dollarization vs. common latin american currency

The President of Brazil, Luiz Inacio Lula da Silva and his Argentine counterpart, Alberto Fernandezdefended this Monday the need to promote a common Latin American currency, which is planned to be called SOUTHto abandon the dependency of the dollar.

In the press conference that took place after the meeting between Da Silva and Fernández at the Casa Rosada, both leaders were asked about the future of the common currency.

The Argentine president, Alberto Fernández, pointed out the need to explore new forms of commercial and financial relations in the region given the failure that the dollarization of the economy has entailed.

One day before this bilateral meeting took place, both leaders had published a joint text on the website of the Argentine Presidencyin which, among other things, they defended their decision to “advance discussions on a common South American currency that can be used for both financial and trade flows, reducing operating costs and reducing external vulnerability.”

The Argentine Minister of Economy, Sergio Massawarned in the British newspaper Financial Times that this is a “first step on a long road” and noted that, although it is a bilateral initiative, other countries are expected to join.

Specifically, the president of Venezuela, Nicolas Maduroalready announced on Monday its support for the creation of a common currency for Latin America.

Despite this reluctance, the truth is that if a common currency were to be established for Latin America This would place the country at the forefront of the world economy, representing 5% of the world GDP. A value that would only be surpassed by another monetary block, the Euro, which currently reaches 14% of world GDP. Behind would be the CFA franca currency used in some African countries, and the East Caribbean Dollar.

One of the difficulties that Brazil and Argentina may face when adopting a common currency is the great difference between their respective economies. For a common currency to be effective, a prior confluence process must take place so that both countries have a similar economic structure and levels of development.

In the case of a common currency between Argentina and Brazil, Argentina would start from a disadvantaged position: without access to credit in international markets, with few foreign exchange reserves in the central bank and with soaring annual inflation that practically reaches 95%. Inflation could be the main stumbling block to achieve harmonization of both economies since the CPI in Brazil stands at over 5.9%, almost 90% below Argentina’s.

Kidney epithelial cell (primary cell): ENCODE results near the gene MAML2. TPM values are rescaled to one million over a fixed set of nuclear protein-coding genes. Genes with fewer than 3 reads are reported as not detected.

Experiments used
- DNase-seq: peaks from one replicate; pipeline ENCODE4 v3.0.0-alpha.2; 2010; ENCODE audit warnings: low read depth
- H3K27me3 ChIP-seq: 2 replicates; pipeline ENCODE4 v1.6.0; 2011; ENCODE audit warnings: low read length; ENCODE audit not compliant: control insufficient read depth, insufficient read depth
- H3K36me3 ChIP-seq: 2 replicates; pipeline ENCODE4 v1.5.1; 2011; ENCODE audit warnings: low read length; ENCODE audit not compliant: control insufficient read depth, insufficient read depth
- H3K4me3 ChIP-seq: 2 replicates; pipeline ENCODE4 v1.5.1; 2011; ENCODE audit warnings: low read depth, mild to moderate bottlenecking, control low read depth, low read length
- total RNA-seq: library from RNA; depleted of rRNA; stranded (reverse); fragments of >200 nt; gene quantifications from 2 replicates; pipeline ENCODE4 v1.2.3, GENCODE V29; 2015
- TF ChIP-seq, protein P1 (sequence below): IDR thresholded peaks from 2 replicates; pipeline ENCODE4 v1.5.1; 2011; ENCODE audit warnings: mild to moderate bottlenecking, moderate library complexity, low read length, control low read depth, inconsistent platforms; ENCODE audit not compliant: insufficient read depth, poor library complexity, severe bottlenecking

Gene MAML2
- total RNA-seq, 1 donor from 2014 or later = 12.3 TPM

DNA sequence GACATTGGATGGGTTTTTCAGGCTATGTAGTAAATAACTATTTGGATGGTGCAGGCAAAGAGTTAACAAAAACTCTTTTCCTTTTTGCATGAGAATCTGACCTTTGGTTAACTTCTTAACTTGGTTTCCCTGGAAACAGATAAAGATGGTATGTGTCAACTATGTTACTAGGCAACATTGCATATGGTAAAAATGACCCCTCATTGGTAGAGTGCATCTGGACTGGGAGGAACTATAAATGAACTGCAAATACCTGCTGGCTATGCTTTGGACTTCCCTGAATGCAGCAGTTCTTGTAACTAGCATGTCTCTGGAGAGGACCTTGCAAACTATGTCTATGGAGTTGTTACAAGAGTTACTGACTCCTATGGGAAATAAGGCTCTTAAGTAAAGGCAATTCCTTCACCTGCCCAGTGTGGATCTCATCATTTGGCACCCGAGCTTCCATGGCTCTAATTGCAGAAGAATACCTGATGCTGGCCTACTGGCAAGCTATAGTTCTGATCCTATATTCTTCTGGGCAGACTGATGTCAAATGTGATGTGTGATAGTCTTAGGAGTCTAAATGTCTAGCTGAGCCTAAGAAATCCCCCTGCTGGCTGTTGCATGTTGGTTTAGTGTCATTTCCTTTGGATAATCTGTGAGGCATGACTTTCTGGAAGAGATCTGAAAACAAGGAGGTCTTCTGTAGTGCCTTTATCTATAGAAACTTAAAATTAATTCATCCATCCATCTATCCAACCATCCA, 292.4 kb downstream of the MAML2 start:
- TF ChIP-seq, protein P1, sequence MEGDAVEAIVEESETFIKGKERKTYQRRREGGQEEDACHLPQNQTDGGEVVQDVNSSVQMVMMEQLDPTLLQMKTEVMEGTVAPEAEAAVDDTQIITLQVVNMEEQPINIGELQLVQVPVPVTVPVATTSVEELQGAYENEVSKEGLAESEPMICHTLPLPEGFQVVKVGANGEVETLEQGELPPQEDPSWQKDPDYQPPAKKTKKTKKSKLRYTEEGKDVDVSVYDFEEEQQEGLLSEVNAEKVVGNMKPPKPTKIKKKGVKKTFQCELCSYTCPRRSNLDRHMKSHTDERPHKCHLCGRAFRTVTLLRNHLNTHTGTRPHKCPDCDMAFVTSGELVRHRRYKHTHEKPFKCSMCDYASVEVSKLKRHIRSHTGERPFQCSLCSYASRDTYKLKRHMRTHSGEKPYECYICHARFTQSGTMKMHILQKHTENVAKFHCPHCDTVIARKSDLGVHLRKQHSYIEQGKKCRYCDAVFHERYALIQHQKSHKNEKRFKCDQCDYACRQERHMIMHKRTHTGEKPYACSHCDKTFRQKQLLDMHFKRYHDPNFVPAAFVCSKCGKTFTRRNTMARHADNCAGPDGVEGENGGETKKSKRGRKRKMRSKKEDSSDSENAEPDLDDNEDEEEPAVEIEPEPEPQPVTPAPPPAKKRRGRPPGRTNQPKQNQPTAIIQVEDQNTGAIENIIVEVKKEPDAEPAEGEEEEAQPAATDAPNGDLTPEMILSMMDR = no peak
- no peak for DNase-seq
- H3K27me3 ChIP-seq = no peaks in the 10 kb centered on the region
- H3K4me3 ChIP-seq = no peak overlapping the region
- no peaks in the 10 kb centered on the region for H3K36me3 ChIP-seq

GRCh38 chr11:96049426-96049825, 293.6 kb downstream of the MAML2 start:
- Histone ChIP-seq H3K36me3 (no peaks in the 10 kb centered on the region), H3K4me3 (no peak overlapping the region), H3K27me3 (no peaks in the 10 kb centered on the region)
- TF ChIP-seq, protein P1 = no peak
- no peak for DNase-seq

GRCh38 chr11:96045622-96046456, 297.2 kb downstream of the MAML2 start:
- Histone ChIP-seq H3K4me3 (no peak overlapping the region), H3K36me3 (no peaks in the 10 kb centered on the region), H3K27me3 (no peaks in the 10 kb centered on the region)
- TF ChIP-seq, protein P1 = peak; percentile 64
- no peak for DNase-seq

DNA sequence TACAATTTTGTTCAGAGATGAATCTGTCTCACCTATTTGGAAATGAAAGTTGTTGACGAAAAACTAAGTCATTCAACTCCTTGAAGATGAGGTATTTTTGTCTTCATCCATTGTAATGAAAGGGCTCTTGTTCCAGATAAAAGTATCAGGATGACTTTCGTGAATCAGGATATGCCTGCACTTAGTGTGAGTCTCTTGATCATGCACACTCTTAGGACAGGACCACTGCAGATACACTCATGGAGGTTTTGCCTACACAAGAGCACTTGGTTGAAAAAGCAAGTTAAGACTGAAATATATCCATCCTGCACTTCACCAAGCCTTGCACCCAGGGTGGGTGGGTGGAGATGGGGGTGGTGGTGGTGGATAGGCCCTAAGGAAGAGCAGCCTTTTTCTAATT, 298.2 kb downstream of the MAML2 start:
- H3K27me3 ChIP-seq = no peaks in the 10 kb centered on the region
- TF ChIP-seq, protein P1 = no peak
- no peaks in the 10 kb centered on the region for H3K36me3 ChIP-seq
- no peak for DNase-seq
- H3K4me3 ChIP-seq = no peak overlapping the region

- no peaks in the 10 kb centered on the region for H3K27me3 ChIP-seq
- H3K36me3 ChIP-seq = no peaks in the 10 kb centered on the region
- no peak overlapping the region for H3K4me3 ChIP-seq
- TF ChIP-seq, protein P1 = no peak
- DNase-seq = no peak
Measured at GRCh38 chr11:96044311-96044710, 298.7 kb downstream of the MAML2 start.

For its part, interest rates in Argentina are above 75%, while those in Brazil remain above 14%. This competitive disadvantage of Argentina is the reason why Alberto Fernandez is aware that the viability of the currency depends fundamentally on the political will of the Brazilian giant.

On the other hand, Brazil is its largest business partner, and only in 2022 bilateral trade between the two countries reached 26.4 billion dollars, which represents an increase of more than 20% compared to the previous year. Both countries are the engines of mercosurthe commercial block of the area, which also includes Uruguay and Paraguay.

The underlying debate between the dollarization of the Latin American economy and the creation of its own common currency is essentially political. The most paradigmatic case of dollarization of a Latin American economy is that of Ecuador, which adopted the US currency in the year 2000. Although it is true that, in the Ecuadorian case, the dollarization of the economy served to drastically lower inflation levels, which went from being above 90% to moderating to 10%, The truth is that there are also other Latin American countries that have managed to control inflation without having to renounce their monetary sovereignty. It is the case of Chile or Peru.

And in a dollarized economy, without the capacity for its own economic policy, periods of recession are paid for with pay cuts and with rising unemployment rates. Another disadvantage of dependence on a foreign currency is the destruction of the local industry. As a consequence, dollarized countries tend to become product-importing countries.

In the Argentine case, although there is no de facto dollarization of the economy, there is a informal dollarization. This means that the dollar is the currency used by citizens for all the important transactions of their daily lives, such as the purchase of homes, cars or trips.

In this context, there is a debate about the benefits/disadvantages of Argentina’s dependence on the US currency.

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